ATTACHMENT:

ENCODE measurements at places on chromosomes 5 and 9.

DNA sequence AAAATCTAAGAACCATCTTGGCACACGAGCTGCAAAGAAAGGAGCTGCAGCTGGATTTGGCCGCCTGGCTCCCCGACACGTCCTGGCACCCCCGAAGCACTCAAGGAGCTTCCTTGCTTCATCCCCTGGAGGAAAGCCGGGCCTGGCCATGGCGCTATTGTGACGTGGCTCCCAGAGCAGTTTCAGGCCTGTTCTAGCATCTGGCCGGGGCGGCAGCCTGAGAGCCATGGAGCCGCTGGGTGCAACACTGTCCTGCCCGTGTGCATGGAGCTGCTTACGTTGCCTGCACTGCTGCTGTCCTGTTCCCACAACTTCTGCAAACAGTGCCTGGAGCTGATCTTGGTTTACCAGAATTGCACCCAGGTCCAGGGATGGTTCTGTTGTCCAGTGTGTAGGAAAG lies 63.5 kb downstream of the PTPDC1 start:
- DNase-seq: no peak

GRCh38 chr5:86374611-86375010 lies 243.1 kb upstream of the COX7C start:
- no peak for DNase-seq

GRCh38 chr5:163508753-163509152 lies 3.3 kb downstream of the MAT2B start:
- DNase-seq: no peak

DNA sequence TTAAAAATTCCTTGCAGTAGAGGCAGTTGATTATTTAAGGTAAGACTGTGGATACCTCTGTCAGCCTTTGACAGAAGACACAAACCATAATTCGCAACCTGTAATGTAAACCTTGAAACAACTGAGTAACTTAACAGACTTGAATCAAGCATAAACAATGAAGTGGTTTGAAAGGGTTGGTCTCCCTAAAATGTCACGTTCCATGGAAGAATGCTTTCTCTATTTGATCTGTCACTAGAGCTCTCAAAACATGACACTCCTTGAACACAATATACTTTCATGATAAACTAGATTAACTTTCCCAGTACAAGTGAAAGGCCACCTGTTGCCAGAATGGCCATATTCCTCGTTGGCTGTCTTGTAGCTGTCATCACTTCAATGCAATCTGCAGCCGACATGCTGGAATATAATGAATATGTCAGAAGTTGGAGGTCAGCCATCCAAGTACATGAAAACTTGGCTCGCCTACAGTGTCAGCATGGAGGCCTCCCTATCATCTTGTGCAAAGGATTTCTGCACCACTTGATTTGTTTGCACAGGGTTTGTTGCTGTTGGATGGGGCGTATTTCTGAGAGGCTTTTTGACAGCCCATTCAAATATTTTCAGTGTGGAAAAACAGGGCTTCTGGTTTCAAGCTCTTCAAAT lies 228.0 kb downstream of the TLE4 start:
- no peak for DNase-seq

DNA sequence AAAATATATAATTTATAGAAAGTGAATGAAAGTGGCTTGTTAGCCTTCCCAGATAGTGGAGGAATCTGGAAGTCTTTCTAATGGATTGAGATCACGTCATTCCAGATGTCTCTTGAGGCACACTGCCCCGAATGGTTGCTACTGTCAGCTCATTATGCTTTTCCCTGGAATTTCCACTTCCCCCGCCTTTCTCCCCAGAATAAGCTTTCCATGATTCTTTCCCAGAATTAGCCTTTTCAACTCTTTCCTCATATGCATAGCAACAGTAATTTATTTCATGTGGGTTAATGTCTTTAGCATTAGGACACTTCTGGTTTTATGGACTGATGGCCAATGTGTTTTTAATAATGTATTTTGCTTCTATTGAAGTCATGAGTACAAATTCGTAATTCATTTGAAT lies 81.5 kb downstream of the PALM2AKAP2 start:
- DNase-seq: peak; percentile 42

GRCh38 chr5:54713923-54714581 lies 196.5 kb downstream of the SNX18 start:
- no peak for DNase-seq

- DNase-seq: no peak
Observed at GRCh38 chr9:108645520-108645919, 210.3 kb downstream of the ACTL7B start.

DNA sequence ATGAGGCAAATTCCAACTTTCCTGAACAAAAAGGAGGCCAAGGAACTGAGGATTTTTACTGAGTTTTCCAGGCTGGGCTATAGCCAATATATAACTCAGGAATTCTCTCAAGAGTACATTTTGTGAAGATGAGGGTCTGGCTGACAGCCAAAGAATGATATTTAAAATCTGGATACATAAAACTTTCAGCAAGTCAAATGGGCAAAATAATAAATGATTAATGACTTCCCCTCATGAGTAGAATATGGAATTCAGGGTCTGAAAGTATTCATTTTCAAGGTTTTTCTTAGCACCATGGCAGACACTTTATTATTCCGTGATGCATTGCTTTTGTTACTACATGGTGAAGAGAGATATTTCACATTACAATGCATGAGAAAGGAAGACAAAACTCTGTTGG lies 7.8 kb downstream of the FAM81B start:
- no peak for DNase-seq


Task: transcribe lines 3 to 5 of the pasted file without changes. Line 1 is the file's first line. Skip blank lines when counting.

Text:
- DNase-seq: no peak

GRCh38 chr5:86374611-86375010 lies 243.1 kb upstream of the COX7C start:
- no peak for DNase-seq